Acne vulgaris is an extremely common condition that affects teenagers, adults, and sometimes even infants (baby acne). Although this condition is most common in teenagers, it can appear in adults as well, especially in women along the jawline. It can also occur on the back (back acne or “bacne”) or chest. It is characterized by different types of blemishes like papules, pustules (pimples), comedones (whiteheads and blackheads), and sometimes cysts.
Cystic acne is one of the more severe forms as it is the most likely to leave permanent scars. Cystic acne often means that more aggressive treatment like Accutane is warranted and that laser treatment may be needed to address acne scars. Learn more about the different types of acne scar treatments.
Typical areas of involvement are the face (forehead, chin, cheeks, and nose), chest, back, and arms. Although extremely common, even mild cases can be unsightly and can be damaging to one’s self-esteem and emotional well-being. The most troublesome aspect of this condition is the potential for scars to occur, especially with cystic acne, as this can be extremely difficult to treat in some cases. Our dermatologist-led Edmonton acne clinic can address your pimples and blackheads, as well as acne scarring.
This condition is caused in part by a bacteria called Cutibacterium acnes (previously called Propionibacterium acnes). This bacteria helps to clog pores leading to an accumulation of sebum, which in turn causes inflammation. Other factors such as makeup, stress, heredity, diet, lifestyle, friction, and hormones can also contribute to clogging your pores.
Getting rid of acne is not always easy. Treatment can be broken down into internal treatments and external treatments. Internal treatments include medications such as oral antibiotics, birth control pills. and Accutane, while external treatments include topical antibiotics, laser, Morpheus8 RF microneedling, Isolaz, and photodynamic therapy (PDT).
At our dermatoloigst-led Edmonton acne clinic, we first treat patients with active acne using a step-wise approach, depending on severity. If mild, we can start with a topical antibiotic, or a topical retinoid like tretinoin if the patient has comedones (whiteheads and blackheads). Some examples of commonly used topical medications include Tactupump Forte and Biacna. If more severe, we can use oral antibiotics like tetracycline, doxycycline, minocycline, and erythromycin, or birth control in women. Some women will respond to medications that block the testosterone receptor such as spironolactone. Some other popular treatments include chemical peels, HydraFacial MD, blue light, radiofrequency microneedling (Morpheus8), or laser.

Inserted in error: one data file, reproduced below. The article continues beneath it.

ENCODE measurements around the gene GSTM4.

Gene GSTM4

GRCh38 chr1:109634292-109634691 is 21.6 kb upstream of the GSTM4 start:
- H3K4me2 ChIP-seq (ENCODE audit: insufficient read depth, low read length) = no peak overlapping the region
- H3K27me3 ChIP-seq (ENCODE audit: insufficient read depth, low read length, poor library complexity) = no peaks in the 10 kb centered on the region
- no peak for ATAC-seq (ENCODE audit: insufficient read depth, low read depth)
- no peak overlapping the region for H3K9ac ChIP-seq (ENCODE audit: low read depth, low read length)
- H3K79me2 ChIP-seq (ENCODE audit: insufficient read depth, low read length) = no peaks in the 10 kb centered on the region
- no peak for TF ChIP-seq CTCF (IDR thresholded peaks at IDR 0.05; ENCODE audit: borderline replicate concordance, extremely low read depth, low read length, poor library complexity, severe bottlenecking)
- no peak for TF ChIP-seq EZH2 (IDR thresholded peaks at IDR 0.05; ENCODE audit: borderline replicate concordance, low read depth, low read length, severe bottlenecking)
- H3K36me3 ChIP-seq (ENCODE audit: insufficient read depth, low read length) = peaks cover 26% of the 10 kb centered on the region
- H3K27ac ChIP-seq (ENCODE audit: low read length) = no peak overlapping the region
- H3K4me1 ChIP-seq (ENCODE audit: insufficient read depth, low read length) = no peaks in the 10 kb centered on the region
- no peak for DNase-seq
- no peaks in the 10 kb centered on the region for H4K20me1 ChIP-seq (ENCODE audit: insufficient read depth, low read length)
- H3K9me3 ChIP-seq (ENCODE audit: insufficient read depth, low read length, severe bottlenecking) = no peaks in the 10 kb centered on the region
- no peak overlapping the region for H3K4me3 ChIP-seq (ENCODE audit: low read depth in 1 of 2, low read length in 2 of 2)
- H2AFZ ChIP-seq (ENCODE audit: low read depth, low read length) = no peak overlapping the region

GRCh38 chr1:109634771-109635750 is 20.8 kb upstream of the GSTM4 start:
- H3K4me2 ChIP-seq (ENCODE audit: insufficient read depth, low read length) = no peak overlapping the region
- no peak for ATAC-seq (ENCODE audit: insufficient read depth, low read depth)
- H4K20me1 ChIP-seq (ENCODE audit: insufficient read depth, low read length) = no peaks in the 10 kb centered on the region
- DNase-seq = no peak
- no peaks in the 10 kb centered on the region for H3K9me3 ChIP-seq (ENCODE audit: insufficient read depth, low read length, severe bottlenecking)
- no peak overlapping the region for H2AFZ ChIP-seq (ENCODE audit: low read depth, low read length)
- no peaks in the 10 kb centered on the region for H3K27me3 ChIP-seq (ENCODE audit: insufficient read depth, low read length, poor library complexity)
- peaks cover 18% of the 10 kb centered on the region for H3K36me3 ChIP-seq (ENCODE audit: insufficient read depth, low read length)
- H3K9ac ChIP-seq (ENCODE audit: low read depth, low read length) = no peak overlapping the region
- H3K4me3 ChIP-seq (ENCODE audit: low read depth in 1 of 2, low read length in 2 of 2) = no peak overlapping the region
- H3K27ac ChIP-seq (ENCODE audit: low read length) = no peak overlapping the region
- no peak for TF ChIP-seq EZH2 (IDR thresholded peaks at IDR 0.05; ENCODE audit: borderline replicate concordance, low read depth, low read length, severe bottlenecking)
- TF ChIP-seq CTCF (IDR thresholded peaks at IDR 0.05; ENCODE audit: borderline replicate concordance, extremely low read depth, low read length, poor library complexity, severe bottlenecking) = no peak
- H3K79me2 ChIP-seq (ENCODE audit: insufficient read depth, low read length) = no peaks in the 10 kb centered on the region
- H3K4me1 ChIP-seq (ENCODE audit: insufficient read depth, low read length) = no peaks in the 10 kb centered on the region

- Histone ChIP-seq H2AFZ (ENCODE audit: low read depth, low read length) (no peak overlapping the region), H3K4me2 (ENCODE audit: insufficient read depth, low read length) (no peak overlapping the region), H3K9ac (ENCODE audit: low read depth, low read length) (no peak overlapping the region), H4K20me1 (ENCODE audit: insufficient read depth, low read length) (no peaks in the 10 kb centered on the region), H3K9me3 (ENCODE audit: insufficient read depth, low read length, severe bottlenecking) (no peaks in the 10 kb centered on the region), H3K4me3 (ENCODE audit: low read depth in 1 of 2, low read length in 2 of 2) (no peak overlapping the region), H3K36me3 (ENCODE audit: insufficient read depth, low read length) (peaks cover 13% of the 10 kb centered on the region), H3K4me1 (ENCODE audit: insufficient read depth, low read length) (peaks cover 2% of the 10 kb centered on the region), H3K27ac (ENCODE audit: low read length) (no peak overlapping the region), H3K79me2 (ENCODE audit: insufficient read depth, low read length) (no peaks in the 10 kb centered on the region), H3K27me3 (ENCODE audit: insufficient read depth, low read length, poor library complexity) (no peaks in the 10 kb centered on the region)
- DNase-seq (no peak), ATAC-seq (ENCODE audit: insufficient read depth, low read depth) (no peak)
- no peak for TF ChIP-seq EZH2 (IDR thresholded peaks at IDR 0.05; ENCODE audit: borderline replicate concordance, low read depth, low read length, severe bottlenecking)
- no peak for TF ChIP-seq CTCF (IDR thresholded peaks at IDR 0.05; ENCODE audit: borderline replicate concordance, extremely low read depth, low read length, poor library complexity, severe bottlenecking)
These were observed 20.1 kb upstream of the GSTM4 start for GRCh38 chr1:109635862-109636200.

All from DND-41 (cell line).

If you just have one spot, our doctors can do a spot treatment with a tiny injection of cortisone to clear that spot in many cases. However, care must be taken to avoid injecting too much cortisone to avoid indenting the skin.
If very severe (e.g. cystic acne), we will often use Accutane, Clarus, or a new version called Epuris. Epuris, Clarus, and Accutane are very similar as the active ingredient in all of these is isotretinoin, but Epuris has one major advantage–it can be absorbed without taking it with a fatty meal (which is the ideal way to take Accutane). The problem with Accutane and Epuris is that they have a list of potentially significant side effects, which include birth defects, extreme dryness, elevated cholesterol and triglyceride levels, and depression. Despite theses risks, it is often prescribed for persistent cases and for cystic acne.
Acne can also leave unsightly scarring. Fortunately, there are many treatments available to treat acne scarring at Nakatsui Dermasurgery (formerly Groot DermaSurgery). Learn more about your scar treatment options here.
Maskne is a colloquial term for the development of acne in areas covered by a mask. This has become very common with face mask precautions during the Covid-19 Coronavirus pandemic. Many people are suffering from pimples developing under the areas covered by their mask.
In some people, this represents a type of acne mechanica where rubbing stimulated the development of pimples. Athletes often see this in areas of rubbing such as with chinstraps. This same process can affect mask wearers. In others, the acne-like outbreak is probably perioral dermatitis bought on by irritation from the mask.
Perioral dermatitis is a condition where blemishes develop as a result of skin irritation. As a result, people with sensitive skin are more likely to develop this. This irritation can cause similar rashes around the nose (perinasal dermatitis) and around the eyes (periorbital dermatitis). Treatment for this involves removing the irritants and may involve the use of oral and topical antibiotics. With maskne and COVID, it will be impossible to eliminate the use of masks but using a mask that is clean and less abrasive will help.
The potential association between isotretinoin use (such as Accutane, Clarus, or Epuris) for acne and inflammatory bowel disease (IBD) such as ulcerative colitis and Crohn’s disease is controversial. Some studies have suggested there may be an association whereas others have concluded there is no association.
One of the most recent studies was published in 2021 and looked at 27230 patients on isotretinoin and 631089 control patients who were not on isotretinoin. The researchers found the incidence of IBD in patients exposed to isotretinoin was very low and they could not find any evidence of increased risk versus the control population. At this point, the risk of developing IBD from isotretinoin appears to be very low if it there is even a true association at all.